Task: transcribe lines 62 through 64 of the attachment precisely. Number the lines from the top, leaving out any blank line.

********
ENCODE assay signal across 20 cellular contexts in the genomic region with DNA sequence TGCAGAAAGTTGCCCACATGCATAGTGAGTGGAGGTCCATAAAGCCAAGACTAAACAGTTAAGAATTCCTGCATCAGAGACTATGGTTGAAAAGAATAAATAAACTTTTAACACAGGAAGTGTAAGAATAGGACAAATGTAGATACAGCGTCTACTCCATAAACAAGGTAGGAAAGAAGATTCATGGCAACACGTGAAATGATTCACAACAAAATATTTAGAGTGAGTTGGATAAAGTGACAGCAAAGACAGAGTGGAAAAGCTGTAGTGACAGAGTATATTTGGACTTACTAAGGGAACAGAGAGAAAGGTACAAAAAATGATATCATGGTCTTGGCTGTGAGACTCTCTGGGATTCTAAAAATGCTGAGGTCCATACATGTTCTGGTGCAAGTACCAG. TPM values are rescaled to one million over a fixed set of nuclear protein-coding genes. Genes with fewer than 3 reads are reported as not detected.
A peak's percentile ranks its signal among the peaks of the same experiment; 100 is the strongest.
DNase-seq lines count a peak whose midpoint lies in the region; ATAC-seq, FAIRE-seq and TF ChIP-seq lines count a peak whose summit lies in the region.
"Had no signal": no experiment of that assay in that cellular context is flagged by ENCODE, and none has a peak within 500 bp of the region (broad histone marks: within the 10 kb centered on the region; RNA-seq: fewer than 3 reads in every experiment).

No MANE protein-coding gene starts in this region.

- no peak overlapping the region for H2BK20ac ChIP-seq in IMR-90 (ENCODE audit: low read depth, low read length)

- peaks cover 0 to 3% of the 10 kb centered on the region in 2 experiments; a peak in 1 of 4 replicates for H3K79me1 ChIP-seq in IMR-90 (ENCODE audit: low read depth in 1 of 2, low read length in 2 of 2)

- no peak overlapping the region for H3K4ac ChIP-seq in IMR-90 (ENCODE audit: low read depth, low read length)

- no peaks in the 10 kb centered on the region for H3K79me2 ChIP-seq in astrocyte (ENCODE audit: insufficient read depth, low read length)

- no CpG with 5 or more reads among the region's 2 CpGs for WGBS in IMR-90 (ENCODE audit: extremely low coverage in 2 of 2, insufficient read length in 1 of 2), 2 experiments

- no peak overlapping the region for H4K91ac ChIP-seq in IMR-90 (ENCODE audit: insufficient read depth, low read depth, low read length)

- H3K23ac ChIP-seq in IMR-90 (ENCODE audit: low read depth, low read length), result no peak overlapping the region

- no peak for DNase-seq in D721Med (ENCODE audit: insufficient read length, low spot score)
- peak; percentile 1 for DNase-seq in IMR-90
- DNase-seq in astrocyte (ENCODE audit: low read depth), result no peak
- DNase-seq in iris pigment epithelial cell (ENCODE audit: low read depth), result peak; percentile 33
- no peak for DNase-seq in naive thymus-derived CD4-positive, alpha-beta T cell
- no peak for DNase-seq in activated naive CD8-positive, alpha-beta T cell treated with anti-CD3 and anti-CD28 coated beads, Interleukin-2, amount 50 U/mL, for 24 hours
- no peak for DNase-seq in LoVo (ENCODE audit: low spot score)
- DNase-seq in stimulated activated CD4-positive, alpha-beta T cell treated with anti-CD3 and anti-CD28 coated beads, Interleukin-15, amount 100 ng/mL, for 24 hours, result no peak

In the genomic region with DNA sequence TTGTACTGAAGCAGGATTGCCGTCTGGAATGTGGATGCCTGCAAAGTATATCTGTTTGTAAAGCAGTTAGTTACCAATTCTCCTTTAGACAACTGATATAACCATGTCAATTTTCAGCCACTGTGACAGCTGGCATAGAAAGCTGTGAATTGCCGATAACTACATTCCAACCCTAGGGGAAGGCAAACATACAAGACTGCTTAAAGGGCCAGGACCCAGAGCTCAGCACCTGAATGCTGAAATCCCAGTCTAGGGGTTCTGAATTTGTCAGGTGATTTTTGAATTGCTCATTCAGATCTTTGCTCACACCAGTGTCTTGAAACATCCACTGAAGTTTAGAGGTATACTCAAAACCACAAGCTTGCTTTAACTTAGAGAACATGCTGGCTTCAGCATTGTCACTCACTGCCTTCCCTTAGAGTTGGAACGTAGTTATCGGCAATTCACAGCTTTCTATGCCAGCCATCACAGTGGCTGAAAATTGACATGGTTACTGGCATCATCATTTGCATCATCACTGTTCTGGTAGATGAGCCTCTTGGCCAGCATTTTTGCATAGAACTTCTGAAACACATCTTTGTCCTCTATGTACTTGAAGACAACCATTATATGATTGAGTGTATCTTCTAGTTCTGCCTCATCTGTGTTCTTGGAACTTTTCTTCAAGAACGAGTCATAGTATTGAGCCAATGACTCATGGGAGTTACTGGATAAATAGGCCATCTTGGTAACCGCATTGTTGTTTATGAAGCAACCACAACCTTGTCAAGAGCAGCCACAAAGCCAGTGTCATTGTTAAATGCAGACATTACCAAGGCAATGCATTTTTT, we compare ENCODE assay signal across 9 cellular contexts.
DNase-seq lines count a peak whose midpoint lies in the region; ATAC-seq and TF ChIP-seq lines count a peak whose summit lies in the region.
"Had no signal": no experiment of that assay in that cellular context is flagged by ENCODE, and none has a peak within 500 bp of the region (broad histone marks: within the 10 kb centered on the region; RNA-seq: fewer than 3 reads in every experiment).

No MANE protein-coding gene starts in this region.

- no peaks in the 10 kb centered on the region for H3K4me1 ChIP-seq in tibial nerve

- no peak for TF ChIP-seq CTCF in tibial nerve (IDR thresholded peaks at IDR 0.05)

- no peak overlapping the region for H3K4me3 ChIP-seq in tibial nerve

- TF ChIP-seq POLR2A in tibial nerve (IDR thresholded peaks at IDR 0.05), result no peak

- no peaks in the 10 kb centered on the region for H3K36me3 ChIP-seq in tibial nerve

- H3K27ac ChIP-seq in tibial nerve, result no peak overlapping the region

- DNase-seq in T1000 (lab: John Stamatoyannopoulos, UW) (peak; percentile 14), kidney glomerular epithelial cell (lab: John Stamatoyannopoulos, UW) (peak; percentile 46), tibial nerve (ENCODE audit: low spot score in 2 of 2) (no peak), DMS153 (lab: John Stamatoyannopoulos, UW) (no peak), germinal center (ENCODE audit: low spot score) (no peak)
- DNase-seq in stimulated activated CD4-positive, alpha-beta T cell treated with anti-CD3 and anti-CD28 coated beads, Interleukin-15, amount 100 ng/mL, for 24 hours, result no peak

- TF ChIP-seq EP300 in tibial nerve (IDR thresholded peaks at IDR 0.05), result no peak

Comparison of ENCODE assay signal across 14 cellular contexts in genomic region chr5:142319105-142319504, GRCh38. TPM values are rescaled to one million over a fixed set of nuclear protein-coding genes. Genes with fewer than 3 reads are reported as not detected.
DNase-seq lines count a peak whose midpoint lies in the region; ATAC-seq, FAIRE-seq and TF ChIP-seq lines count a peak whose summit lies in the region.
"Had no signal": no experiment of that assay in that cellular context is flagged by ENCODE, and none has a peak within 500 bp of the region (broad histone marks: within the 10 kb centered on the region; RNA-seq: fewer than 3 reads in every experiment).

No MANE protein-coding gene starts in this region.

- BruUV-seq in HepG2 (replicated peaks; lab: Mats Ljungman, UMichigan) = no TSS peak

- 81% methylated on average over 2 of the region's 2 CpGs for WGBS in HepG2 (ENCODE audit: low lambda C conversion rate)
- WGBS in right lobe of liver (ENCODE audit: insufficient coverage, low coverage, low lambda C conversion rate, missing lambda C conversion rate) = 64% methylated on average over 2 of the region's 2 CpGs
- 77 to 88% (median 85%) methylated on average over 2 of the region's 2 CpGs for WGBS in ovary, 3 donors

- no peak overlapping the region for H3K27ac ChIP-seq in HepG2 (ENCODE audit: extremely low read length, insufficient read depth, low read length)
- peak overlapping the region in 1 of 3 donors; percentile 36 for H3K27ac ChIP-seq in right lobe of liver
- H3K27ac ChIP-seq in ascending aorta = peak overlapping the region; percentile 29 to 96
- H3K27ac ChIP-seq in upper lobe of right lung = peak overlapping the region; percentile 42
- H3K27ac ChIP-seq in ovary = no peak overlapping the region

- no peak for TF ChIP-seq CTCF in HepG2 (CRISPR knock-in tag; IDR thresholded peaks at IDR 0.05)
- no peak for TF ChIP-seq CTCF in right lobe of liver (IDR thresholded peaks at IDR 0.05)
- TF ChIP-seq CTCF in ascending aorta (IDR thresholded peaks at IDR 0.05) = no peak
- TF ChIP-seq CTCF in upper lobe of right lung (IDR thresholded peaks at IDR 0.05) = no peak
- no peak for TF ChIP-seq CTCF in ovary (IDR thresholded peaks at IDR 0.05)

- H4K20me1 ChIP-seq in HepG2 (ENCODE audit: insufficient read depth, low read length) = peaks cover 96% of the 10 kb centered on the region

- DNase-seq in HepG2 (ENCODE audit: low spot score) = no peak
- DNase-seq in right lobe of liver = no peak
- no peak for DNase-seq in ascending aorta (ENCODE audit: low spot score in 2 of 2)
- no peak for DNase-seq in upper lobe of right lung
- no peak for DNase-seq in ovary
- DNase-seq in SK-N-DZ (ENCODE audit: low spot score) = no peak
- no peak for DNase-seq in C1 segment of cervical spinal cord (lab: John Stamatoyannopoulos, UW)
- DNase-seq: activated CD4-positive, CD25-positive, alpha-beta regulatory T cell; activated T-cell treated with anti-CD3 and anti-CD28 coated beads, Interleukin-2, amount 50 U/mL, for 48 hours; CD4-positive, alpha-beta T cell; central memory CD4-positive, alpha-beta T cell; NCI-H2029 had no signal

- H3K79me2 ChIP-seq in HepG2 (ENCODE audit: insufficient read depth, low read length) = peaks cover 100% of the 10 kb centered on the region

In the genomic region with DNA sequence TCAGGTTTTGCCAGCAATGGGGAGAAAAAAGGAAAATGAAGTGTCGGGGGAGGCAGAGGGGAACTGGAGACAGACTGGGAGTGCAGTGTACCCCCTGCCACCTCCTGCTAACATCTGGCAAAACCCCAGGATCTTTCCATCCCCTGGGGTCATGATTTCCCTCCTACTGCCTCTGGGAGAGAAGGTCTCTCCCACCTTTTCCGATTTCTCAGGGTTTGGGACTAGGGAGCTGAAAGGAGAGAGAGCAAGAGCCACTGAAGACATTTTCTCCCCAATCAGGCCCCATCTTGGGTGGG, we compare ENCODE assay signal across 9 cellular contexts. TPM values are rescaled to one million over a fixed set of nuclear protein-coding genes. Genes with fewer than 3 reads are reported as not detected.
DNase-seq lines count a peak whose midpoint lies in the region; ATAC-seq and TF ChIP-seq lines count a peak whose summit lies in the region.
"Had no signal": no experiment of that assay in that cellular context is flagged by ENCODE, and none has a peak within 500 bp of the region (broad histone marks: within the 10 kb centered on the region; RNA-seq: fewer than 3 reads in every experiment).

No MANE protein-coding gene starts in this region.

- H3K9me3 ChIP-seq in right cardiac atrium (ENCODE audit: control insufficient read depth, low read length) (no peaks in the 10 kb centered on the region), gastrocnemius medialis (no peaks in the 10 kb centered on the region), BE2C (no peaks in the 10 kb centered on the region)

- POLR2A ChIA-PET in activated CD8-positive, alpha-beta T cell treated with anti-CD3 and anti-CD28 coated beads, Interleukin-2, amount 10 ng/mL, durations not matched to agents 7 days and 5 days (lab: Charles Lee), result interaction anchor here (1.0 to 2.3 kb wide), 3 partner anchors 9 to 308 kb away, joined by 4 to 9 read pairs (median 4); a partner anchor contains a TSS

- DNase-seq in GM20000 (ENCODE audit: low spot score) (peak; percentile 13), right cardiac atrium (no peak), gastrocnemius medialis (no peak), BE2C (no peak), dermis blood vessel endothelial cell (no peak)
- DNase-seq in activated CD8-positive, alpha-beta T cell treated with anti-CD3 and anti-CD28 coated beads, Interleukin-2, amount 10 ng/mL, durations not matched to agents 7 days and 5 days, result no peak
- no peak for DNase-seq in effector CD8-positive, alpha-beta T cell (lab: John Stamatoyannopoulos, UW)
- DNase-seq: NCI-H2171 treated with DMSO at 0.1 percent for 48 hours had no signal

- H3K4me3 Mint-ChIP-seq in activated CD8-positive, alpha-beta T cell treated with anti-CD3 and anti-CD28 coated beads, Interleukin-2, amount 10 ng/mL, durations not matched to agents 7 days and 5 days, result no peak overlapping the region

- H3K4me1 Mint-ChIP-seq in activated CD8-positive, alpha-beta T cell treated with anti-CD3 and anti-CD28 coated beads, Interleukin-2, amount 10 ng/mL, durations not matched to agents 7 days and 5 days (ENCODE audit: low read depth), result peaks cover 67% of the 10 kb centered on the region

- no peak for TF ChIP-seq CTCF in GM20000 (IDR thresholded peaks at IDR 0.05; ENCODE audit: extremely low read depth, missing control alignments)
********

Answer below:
In the genomic region with DNA sequence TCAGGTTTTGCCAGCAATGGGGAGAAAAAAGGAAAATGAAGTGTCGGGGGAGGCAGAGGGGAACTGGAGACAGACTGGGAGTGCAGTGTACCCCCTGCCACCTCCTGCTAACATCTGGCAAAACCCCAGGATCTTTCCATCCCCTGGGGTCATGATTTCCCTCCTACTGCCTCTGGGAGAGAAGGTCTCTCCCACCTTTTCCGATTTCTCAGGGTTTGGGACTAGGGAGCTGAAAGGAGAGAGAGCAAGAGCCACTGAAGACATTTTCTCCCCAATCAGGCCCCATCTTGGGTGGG, we compare ENCODE assay signal across 9 cellular contexts. TPM values are rescaled to one million over a fixed set of nuclear protein-coding genes. Genes with fewer than 3 reads are reported as not detected.
DNase-seq lines count a peak whose midpoint lies in the region; ATAC-seq and TF ChIP-seq lines count a peak whose summit lies in the region.
"Had no signal": no experiment of that assay in that cellular context is flagged by ENCODE, and none has a peak within 500 bp of the region (broad histone marks: within the 10 kb centered on the region; RNA-seq: fewer than 3 reads in every experiment).